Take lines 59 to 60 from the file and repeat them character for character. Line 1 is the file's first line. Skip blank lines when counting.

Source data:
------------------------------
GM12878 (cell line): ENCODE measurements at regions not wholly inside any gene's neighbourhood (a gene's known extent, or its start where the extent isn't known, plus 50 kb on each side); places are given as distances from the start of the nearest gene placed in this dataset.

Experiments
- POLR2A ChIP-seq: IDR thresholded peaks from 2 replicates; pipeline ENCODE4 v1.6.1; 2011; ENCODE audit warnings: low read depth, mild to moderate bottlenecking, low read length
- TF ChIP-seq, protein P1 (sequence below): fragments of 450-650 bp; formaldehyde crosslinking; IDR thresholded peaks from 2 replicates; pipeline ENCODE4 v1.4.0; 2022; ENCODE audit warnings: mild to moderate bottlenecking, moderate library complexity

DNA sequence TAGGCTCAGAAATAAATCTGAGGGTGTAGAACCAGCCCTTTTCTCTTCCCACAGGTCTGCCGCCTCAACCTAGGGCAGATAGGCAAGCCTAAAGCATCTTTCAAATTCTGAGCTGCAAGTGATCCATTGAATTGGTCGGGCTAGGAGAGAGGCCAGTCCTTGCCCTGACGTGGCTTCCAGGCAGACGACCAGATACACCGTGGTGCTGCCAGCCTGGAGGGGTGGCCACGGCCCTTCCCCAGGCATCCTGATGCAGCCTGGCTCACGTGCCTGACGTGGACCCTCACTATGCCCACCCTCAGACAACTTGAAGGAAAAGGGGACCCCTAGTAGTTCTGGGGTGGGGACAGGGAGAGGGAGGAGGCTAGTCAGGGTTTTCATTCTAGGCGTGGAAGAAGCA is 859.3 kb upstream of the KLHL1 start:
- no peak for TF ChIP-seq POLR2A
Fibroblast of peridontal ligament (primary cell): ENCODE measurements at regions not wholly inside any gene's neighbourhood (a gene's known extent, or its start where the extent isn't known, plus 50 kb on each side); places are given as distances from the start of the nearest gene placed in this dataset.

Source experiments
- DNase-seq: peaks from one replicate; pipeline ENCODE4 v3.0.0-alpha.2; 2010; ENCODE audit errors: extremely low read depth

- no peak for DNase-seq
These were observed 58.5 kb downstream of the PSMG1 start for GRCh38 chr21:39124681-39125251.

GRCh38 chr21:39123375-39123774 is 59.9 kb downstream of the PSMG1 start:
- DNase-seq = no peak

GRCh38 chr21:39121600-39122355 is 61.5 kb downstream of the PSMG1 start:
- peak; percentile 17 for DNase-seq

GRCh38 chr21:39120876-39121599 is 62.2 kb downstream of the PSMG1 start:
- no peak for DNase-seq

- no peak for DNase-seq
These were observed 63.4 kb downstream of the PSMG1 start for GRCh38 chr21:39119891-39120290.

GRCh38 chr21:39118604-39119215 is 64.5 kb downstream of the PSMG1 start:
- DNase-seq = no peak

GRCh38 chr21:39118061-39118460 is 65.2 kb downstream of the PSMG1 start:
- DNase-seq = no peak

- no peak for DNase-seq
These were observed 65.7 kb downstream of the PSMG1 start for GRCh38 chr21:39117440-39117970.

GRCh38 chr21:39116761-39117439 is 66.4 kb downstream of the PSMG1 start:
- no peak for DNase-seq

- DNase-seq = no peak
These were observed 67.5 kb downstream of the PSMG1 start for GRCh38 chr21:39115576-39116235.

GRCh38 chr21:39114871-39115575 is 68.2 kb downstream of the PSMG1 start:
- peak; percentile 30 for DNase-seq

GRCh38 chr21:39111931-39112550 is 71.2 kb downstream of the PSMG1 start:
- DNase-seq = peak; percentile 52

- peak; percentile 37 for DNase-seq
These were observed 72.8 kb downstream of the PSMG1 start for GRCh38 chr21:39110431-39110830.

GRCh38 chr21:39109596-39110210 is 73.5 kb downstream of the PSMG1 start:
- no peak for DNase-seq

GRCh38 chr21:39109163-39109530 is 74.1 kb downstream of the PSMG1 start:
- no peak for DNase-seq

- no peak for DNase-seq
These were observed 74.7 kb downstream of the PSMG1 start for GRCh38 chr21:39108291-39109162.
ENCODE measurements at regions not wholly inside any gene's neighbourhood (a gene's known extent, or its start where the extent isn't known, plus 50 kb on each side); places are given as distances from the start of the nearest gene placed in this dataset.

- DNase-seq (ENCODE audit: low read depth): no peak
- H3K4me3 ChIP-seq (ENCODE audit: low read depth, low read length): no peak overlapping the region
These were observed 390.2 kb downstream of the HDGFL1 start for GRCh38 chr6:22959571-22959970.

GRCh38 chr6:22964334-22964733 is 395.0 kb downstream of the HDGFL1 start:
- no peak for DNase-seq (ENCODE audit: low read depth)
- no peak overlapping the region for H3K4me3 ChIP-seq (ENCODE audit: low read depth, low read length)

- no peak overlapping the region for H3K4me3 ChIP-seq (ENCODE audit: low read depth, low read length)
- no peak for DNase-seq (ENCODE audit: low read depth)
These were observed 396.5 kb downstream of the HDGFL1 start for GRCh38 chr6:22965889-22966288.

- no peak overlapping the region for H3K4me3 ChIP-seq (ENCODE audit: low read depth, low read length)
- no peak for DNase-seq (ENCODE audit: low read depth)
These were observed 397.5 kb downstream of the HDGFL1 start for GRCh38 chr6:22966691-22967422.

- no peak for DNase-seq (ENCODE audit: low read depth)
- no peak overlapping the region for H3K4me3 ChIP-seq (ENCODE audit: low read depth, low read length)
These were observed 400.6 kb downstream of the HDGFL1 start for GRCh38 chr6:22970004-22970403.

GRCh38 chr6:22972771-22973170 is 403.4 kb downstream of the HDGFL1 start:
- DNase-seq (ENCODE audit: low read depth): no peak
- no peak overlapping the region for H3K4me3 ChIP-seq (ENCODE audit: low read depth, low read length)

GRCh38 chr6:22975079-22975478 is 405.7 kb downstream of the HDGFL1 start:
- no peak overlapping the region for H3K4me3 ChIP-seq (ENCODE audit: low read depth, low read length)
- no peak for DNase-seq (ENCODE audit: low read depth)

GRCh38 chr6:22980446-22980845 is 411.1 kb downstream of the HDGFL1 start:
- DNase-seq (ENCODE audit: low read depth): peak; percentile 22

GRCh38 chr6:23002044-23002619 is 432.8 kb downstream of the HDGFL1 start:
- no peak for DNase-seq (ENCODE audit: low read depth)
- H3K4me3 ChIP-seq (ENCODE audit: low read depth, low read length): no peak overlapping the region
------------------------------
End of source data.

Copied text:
- DNase-seq (ENCODE audit: low read depth): no peak
- no peak overlapping the region for H3K4me3 ChIP-seq (ENCODE audit: low read depth, low read length)